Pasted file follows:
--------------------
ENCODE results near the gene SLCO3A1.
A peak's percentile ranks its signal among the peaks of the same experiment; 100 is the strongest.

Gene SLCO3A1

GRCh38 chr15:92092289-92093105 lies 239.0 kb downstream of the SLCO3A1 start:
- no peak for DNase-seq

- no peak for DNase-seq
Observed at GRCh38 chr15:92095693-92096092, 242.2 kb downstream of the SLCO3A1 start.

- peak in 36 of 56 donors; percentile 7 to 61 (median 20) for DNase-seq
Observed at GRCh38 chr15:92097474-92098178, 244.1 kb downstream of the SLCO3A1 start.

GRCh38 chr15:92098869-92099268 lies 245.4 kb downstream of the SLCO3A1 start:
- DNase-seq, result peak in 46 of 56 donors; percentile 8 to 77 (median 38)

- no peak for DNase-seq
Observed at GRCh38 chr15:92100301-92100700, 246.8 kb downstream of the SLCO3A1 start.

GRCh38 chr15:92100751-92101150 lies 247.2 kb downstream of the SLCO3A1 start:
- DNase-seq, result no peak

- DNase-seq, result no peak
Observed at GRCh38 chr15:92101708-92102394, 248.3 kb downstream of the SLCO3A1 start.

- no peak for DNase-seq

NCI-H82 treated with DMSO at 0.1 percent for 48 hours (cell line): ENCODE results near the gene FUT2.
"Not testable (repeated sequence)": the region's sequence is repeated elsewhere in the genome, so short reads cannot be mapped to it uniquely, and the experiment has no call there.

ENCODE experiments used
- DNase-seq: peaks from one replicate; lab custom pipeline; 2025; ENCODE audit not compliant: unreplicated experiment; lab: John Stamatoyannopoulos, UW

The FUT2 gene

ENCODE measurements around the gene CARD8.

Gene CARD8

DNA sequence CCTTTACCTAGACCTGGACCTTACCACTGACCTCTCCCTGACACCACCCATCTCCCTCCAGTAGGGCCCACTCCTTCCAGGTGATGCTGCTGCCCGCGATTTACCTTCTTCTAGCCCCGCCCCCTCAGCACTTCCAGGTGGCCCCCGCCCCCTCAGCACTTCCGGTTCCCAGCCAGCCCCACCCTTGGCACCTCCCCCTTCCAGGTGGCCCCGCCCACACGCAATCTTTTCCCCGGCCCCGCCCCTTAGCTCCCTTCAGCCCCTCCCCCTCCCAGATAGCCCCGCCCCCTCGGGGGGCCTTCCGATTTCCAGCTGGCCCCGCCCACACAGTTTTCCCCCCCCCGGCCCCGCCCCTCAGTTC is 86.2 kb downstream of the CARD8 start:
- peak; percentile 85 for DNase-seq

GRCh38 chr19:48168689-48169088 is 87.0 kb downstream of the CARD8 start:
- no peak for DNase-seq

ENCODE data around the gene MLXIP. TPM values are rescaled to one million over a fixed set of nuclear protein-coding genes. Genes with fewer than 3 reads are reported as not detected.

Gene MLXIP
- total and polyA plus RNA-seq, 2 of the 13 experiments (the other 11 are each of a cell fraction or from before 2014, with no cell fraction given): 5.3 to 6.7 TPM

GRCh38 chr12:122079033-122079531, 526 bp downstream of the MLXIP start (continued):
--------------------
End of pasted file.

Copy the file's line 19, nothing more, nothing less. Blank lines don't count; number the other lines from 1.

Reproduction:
NCI-H82 treated with DMSO at 0.1 percent for 48 hours (cell line): ENCODE results near the gene FUT2.